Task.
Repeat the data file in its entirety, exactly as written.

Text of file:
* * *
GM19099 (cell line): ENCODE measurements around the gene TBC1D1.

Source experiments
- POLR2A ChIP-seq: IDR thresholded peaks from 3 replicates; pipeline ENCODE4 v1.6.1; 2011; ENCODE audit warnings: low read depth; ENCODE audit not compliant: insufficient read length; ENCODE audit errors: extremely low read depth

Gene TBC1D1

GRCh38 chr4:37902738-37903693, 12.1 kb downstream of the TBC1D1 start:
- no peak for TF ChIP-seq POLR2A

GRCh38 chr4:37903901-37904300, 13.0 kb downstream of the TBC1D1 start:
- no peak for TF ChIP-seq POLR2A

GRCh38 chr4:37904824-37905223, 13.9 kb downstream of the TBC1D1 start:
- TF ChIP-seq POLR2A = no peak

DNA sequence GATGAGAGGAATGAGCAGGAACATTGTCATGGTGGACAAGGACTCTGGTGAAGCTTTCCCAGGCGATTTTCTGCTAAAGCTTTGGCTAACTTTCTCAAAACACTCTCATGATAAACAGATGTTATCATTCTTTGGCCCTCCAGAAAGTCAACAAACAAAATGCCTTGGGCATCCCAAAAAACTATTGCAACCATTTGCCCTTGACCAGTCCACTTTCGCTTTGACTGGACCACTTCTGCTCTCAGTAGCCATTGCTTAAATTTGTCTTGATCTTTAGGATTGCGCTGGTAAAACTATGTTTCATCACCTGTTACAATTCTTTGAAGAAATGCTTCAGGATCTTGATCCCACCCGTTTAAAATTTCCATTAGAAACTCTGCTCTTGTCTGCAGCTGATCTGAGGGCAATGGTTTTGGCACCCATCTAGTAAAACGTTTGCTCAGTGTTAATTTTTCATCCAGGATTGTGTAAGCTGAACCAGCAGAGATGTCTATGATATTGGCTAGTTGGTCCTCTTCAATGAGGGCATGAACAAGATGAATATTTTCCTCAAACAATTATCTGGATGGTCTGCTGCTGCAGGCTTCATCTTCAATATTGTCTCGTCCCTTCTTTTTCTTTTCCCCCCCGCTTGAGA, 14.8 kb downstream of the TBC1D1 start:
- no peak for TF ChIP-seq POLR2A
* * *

GM19099 (cell line): ENCODE measurements around the gene TBC1D1.

Source experiments
- POLR2A ChIP-seq: IDR thresholded peaks from 3 replicates; pipeline ENCODE4 v1.6.1; 2011; ENCODE audit warnings: low read depth; ENCODE audit not compliant: insufficient read length; ENCODE audit errors: extremely low read depth

Gene TBC1D1

GRCh38 chr4:37902738-37903693, 12.1 kb downstream of the TBC1D1 start:
- no peak for TF ChIP-seq POLR2A

GRCh38 chr4:37903901-37904300, 13.0 kb downstream of the TBC1D1 start:
- no peak for TF ChIP-seq POLR2A

GRCh38 chr4:37904824-37905223, 13.9 kb downstream of the TBC1D1 start:
- TF ChIP-seq POLR2A = no peak

DNA sequence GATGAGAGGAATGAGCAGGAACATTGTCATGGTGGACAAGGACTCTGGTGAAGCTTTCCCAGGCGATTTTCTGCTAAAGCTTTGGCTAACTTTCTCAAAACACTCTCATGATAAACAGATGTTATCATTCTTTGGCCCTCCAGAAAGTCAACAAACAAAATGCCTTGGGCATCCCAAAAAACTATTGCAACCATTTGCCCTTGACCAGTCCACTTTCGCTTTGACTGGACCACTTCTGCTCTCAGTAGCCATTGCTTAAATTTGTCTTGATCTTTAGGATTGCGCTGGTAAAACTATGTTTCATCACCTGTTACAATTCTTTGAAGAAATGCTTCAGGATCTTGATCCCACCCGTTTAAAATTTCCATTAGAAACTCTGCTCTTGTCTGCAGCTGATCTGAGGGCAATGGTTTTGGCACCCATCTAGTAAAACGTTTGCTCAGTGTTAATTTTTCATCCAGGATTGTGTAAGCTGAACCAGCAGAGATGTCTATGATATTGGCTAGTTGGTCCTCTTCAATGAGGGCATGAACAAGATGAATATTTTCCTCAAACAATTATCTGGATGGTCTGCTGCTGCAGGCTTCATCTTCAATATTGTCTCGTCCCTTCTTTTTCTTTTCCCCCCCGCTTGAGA, 14.8 kb downstream of the TBC1D1 start:
- no peak for TF ChIP-seq POLR2A